Another hero of the period is Carol Jenkins, who became a television anchor in the ‘70s reporting on national and global stories, including three presidential elections and Nelson Mandela’s release from prison. Jenkins comes from a family of leaders in the historic Black press. Print wasn’t for her, but as television news became a thing, Jenkins thought, That might be the way in. Her first job was with Lem Tucker, one of the first Black reporters to work in network TV. “I was hired as a researcher but the writer who was supposed to show up didn’t, so I got to write,” Jenkins recently told me about joining the WOR-TV news department that Tucker was building. “Then the reporter who was supposed to turn up didn’t, so I got to report. I loved it.” Jenkins went on to have a 30-year career in television news, co-anchoring broadcasts for WNBC for 23 years.
The camaraderie and support of colleagues of color enabled them all to succeed. Jenkins recalls, “Melba* Tolliver was a nurse. Chris Borgen was a cop. We all learned to do journalism on the job and in the streets,” she said. “There was a great deal of camaraderie. We knew that some in the management of these news organizations did not want us there, so everybody needed to be extremely careful because the slightest infraction or not living up to standards, you would be sent out of town to work your way back to New York. ”
Jenkins and her peers made it possible for reporters of color to keep breaking major stories through big corporate outlets. Without them, it’s far less likely that reporter Rachel Swarns would have told us that Georgetown University sold enslaved people to save itself, or that Nikole Hannah-Jones would have done her incredible series on continued resistance to school desegregation at the New York Times. José Antonio Vargas may never have been at the Washington Post, which would have made his coming out as an undocumented immigrant far less newsworthy. Melissa Harris-Perry would not have been on TV every weekend for three years, giving organizers and advocates like me a regular shot at getting our work in front of a large national audience.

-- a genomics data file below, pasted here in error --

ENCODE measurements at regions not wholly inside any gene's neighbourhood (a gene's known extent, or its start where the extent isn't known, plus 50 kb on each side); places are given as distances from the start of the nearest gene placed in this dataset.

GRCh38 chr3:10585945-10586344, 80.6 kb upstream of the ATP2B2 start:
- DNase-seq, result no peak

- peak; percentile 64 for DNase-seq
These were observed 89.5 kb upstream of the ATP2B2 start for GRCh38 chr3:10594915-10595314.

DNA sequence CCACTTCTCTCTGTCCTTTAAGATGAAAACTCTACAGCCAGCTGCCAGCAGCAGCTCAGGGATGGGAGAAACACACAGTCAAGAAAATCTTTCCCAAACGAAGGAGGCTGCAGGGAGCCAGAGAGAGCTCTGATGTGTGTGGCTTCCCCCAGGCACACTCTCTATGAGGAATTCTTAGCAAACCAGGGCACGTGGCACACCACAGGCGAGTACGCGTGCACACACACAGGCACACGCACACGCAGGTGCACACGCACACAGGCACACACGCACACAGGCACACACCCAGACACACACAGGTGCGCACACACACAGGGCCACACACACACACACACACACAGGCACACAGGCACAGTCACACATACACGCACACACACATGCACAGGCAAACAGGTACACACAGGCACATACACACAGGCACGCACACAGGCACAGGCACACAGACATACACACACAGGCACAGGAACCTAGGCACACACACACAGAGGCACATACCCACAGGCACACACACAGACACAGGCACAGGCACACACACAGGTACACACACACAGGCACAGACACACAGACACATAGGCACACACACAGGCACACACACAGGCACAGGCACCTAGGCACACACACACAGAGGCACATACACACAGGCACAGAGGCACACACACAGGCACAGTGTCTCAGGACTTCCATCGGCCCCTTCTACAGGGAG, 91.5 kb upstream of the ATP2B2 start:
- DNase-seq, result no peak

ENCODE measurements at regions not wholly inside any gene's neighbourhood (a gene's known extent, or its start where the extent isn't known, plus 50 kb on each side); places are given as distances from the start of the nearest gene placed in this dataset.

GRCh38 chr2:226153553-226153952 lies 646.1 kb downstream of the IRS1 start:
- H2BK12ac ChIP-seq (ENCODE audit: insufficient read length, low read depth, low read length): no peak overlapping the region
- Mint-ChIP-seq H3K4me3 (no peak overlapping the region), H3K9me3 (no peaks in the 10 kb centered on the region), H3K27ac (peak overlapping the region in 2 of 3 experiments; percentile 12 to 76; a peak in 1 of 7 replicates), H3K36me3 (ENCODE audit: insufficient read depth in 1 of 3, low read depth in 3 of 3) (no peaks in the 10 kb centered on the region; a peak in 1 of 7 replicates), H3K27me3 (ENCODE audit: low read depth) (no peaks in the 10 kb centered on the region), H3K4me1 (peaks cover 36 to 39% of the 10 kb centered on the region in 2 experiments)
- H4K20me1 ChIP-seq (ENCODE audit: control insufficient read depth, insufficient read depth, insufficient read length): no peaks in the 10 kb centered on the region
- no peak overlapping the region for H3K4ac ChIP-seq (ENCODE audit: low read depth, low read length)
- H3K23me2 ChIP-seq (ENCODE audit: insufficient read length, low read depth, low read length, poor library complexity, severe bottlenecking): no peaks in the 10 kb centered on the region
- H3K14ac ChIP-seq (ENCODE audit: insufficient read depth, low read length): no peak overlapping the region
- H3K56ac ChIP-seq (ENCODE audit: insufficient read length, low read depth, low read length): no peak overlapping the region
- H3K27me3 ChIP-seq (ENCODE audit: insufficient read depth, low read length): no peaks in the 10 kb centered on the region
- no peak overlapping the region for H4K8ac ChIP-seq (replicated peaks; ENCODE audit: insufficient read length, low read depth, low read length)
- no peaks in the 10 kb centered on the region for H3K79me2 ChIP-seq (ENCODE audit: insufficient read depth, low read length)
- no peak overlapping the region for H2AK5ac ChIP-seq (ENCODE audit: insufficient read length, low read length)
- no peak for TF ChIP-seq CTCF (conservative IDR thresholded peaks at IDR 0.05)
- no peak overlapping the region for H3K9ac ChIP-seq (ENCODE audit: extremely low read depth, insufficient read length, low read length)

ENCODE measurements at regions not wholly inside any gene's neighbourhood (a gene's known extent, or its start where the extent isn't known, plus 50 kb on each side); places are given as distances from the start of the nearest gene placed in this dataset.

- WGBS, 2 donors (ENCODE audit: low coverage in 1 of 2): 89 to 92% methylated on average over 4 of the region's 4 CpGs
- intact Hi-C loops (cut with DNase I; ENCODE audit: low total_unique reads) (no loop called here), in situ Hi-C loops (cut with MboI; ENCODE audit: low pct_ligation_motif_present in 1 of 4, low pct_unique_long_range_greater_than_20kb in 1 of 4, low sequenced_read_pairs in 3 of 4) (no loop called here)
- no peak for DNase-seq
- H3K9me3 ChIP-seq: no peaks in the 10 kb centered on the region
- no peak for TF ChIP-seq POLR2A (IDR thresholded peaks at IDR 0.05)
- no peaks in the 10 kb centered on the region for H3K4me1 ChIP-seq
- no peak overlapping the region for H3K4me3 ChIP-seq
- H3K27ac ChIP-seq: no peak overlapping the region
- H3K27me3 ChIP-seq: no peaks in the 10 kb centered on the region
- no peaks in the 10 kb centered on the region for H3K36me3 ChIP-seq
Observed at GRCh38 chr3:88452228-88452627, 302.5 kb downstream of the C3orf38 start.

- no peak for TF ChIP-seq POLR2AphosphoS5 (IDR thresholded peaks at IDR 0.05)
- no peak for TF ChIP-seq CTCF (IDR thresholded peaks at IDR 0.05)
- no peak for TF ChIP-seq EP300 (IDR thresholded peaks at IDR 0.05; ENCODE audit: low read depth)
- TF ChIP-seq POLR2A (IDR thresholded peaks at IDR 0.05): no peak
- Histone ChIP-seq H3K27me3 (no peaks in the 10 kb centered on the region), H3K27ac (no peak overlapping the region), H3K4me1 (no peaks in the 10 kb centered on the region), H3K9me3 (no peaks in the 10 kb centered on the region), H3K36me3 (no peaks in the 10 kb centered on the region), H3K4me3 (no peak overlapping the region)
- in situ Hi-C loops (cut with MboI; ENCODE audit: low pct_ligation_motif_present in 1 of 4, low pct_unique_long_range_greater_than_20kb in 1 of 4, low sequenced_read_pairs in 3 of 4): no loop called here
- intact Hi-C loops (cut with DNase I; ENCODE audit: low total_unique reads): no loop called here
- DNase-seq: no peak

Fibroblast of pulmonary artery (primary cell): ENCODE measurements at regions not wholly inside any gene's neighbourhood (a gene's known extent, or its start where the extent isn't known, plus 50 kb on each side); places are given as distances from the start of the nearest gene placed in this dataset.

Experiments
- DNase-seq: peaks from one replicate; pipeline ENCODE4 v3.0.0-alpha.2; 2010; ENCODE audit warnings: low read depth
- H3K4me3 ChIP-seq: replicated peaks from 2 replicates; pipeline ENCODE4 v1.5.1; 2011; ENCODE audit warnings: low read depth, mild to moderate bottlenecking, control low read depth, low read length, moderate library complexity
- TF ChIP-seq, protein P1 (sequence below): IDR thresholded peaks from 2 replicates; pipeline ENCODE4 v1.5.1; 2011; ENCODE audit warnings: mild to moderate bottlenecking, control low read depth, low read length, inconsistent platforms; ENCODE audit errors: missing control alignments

All these mainstream reporters of color had to get organized, and institutions were established to do that. In 1977, Robert C. Maynard started the Maynard Institute for Journalism Education, which has trained thousands of journalists of color for mainstream news careers. Maynard himself became the editor of the Oakland Tribune in 1979 and bought the paper in 1983 (becoming the first African American to own a major city paper), transforming it into a prize-winning outlet during his tenure. Four national associations for reporters of color were established in the early 1990s. Among their most important functions is recognizing excellence among contemporary journalists of color.
Positive No. 2: We make our own media
Just as the Black press fueled the Great Migration from South to North, and the old tribal press reported on the removal of Cherokees from their homeland, today’s ethnic press, including many independent reporters, tells us how people of color are really doing, often in their first languages. Technology gave the chronically under-resourced ethnic press new options for getting their stories done and out. Cable TV, paired with a fairness doctrine that forced licenses into the hands of people of color, generated not only BET, Univision and Telemundo but also dozens of small community-based news shows. Even with limitations, they’ve been critical sources of information for communities of color for decades, long before CNN found Van Jones and MSNBC found Joy Reid.
The Internet made it possible to simply produce our own news and distribute it. Colorlines began as a quarterly print magazine about race and organizing in 1998. Going online enabled us to go daily and reach an audience about 600 times bigger than we could in print.